How to Hustle Spring Along: Grow Your Own Sprouts

May  7, 2013

Sunday Dinners comes to us from our own chef/photojournalist/farmer/father figure Tom Hirschfeld, featuring his stunning photography and Indiana farmhouse family meals.

Today: When spring is slow to arrive, Tom takes matters into his own hands. (Don't miss his 6 tips for growing sprouts at home.)

Shop the Story

It is the day the apple blossoms and the bees reacquaint themselves after a long winter separation -- the one day each year for which I wait patiently. It excites me to meander through the orchard, the grass still heavy with morning dew wet on my feet, not only hearing but feeling the hum of the bees' wings. The honey bees' haunches are so heavy with pollen that the soft breeze easily blows them off course, gently catching them in the safety net of hundreds of other apple blossoms.

But the reunion feels late this year. It's like it got pushed back a couple of weeks from its traditional date. Maybe it didn't. Maybe all the food magazines and blogs just put out their spring recipes earlier in the race to one-up each other. I guess that could have been it -- spring wasn't late; everyone else was early.

More: How Tom procured his honey bees.

Whatever the reason, all the spring recipes threw me and created a serious want for spring vegetables when there were none. With the exception of sorrel, my gardens lay barren.

So I went to Florida.

I always like our family trek to visit my parents. The Florida sun goes a long way toward healing my woes. The change in venue gets me excited about food. I always enjoy an adventure to a good farmers market and the one on Sanibel Island, while not big, is really good.

At the market I stumbled upon the sprout man. He and his wife grow beautiful sprouts and lettuces of all kinds. They were offering peppery mizuna and mustardy baby Asian greens. They had all kinds of sprouts -- buckwheat, wheatgrass, pea -- but the sprouts that caught my attention were the sunflower greens. I had never had them.

The grower offered me a taste and the small green shoot, reminiscent of artichokes, immediately surpassed my expectations. They were a ten on what I call the Steamed Broccoli Scale. The SBS is when the broccoli is so good and nutritious-tasting, doing anything more to them than steaming could be criminal.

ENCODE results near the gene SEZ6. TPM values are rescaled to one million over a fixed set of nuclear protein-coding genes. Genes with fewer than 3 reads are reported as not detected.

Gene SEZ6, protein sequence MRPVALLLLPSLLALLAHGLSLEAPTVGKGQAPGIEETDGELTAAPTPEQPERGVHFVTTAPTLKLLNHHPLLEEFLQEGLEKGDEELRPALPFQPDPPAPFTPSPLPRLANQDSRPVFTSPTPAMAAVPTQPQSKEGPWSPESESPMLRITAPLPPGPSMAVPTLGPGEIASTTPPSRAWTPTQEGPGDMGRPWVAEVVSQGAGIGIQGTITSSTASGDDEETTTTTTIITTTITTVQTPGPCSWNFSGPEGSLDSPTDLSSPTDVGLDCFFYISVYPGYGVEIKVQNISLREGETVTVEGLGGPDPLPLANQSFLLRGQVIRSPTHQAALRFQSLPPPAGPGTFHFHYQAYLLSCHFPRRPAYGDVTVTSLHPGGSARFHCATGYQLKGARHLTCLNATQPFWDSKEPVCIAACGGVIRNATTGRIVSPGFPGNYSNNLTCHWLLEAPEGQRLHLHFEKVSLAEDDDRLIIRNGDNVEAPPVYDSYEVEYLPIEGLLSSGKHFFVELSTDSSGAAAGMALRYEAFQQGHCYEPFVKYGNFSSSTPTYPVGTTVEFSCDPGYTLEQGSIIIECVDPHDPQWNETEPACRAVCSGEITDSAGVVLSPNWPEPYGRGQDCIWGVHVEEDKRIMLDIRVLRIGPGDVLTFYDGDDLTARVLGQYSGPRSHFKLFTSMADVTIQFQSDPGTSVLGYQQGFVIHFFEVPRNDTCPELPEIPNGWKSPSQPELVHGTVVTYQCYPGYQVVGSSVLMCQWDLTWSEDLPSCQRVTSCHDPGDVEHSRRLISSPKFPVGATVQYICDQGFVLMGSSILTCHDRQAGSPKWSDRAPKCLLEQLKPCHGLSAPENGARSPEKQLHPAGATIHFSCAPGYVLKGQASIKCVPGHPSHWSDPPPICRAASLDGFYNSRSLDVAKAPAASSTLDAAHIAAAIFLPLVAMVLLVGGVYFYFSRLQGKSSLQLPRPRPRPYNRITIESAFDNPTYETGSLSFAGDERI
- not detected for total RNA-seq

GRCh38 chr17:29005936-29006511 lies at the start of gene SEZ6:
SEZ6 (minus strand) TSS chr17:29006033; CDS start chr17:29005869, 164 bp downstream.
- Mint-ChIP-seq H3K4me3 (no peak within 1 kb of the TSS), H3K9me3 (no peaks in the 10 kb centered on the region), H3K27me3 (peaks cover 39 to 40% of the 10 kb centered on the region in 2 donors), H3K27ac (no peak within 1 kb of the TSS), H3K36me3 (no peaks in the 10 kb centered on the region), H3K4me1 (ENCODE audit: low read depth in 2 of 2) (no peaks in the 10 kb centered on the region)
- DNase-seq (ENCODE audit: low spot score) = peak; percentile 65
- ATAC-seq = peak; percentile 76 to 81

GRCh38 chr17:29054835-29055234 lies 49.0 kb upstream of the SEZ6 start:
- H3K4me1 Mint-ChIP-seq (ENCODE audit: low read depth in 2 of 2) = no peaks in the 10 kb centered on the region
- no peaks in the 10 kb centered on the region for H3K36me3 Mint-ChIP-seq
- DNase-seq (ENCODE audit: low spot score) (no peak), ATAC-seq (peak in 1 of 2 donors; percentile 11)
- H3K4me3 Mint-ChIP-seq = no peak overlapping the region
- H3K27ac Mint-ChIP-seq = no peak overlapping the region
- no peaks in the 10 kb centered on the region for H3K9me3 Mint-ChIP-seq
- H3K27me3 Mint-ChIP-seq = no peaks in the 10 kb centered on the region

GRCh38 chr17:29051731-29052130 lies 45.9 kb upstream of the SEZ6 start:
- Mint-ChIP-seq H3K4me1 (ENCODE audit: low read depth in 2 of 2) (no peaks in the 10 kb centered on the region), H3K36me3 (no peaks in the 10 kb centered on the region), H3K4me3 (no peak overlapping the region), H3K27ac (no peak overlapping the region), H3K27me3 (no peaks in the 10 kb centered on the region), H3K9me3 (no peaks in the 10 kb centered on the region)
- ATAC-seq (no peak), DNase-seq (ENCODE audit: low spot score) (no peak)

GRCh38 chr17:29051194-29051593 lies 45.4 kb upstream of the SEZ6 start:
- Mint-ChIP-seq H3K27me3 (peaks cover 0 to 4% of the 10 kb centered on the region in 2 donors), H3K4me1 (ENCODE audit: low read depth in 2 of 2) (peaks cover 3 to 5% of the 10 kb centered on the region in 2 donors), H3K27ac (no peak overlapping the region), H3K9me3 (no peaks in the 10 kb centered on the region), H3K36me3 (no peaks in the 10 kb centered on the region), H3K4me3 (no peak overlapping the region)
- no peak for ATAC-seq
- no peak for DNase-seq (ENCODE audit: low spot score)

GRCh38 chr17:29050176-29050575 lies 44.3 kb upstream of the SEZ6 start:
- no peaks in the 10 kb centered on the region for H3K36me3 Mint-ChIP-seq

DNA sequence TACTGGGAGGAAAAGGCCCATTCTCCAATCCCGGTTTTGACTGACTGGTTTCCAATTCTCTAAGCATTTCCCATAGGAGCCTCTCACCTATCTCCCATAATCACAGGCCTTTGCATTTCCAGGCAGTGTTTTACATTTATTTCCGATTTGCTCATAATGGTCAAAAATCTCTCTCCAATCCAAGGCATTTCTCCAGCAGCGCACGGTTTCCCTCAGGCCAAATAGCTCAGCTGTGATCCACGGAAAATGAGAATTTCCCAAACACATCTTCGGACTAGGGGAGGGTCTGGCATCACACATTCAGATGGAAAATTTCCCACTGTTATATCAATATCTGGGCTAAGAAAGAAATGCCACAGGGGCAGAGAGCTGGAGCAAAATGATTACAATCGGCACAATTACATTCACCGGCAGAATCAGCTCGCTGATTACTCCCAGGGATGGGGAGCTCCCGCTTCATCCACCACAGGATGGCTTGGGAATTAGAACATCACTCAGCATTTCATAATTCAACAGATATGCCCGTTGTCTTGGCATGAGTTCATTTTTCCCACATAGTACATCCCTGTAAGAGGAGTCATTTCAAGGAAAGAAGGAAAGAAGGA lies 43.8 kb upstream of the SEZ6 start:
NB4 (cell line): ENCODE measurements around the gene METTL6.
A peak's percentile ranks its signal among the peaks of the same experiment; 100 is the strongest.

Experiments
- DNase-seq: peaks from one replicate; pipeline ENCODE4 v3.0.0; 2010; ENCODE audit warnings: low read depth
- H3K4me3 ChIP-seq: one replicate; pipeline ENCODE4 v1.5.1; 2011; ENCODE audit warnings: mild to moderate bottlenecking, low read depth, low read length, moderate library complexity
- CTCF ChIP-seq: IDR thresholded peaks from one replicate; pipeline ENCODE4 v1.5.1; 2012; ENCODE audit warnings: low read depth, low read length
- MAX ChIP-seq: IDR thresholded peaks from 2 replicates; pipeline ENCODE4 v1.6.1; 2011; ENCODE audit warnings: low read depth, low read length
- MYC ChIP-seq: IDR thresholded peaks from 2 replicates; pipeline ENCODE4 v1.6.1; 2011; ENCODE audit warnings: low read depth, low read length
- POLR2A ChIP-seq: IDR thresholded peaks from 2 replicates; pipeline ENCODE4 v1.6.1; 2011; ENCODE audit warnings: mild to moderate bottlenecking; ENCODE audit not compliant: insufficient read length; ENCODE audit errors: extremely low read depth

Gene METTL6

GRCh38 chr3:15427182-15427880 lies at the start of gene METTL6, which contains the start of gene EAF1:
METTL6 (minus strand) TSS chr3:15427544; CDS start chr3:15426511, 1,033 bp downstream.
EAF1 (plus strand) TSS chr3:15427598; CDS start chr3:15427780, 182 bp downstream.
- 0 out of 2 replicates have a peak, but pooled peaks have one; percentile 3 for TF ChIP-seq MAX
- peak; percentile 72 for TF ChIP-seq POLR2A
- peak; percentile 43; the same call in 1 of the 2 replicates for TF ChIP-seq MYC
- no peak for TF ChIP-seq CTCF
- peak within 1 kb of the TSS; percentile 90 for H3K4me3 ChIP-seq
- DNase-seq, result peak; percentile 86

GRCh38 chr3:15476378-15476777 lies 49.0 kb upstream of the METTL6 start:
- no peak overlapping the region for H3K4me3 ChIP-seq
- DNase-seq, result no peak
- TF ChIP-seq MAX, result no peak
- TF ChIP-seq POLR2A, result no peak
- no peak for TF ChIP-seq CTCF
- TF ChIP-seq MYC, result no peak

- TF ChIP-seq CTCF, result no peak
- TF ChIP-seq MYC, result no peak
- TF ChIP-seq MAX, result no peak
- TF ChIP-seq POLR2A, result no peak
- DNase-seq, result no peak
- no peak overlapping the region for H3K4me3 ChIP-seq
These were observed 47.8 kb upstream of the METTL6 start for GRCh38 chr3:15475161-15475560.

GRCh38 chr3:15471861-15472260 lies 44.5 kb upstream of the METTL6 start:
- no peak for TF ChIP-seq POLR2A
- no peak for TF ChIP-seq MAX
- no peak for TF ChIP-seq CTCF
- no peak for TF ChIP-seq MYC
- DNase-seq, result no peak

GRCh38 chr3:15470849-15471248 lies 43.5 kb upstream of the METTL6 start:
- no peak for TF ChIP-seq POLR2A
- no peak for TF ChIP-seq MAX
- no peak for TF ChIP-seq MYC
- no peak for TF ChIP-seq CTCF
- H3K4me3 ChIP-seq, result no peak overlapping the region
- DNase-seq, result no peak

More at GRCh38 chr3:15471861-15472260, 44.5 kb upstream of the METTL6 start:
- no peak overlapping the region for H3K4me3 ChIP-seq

Let me explain. I created the SBS for vegetables that attain the status of incredibly delicious and super nutritious all at the same time. Mostly it relies on extreme freshness and your body's nutritional needs. In times of need, eating them makes your body quiver. You might even release a sigh and your shoulders could go slack. The experience is much more than simple taste because it simultaneously crosses into the realm of utterly good for you.

During the vacation not only could I not stop eating the sunflower greens but I also couldn't stop thinking about growing them back at home. I knew I could grow them -- the sprout man at the market showed me pictures of how he did it and I had already watched multiple YouTube videos. My decision was made pretty much the second I tasted them at the market: I would supplement my wait for spring. I would grow sprouts and patiently wait for that day I look forward to each year when the honey bees and apple blossoms reacquaint themselves.

yellow beets

What I Have Learned About Sprouting

1. Watch multiple how-to videos and choose a method that works best for your needs.

2. Be careful what water you use and what you use to water. The first sprouts I grew tasted like the plastic watering can because I let it sit with water in it. The water picked up the plastic flavor and transferred the taste to the spouts.

3. Have a fan running at all times if you are sprouting indoors. This is really key to keeping any molds at bay.

4. I am growing four different sprouts: peas, sunflower, buckwheat, and wheatgrass. I think variety is important.

5. All the people who sprout do so in really big trays. I started out doing this, but then decided it was better to do half-trays. It has been more than plenty for my family.

6. I find the soil/root mat that is left after cutting the sprouts is really good to add to the composter, especially the pea shoots that produce nitrogen.

Yellow Beet Carpaccio with Sunflower Sprouts

Serves 4

6 yellow or golden beets, racquet ball sized, washed and scrubbed
1/3 cup raw sunflower seeds
A handful fresh sunflower greens
1 handful of thyme sprigs
1 teaspoon fresh thyme leaves, from above sprigs
1 teaspoon chives, minced
1 tablespoon lemon juice
Extra virgin olive oil
Sea salt
Freshly ground pepper

See the full recipe (and save and print it) here.

Photos by Tom Hirschfeld

Read More:
Carrot Avocado Salad
Beets and Herbs Salad
Arugula Flowers: Your Salad Just Got Better Looking


Order now

The Food52 Vegan Cookbook is here! With this book from Gena Hamshaw, anyone can learn how to eat more plants (and along the way, how to cook with and love cashew cheese, tofu, and nutritional yeast).

Order now

See what other Food52 readers are saying.

  • Amy Halloran
    Amy Halloran
  • Droplet
  • thirschfeld
Father, husband, writer, photojournalist and not always in that order.


Amy H. May 9, 2013
Great post Tom -- the sprout thing seems to be a good food contagion right now. I traded sprouted wheat crackers I made for lentil sprouts at the gym this morning!
thirschfeld May 9, 2013
Sounds like a fair trade to me!
Droplet May 7, 2013
I love sunflowers sprouts and seeds. The roasted seeds were a favorite of mine when we were kids. I'd fill ALL of my pockets and go off to play, and when it gets dark and my dad starts calling on us, we'd always use the "just a few more left in my pocket" as an excuse to stay out some more. There would always be lots of sparrows by the swing set in the morning, picking the empty black shells of ours.
thirschfeld May 8, 2013
What a great childhood memory!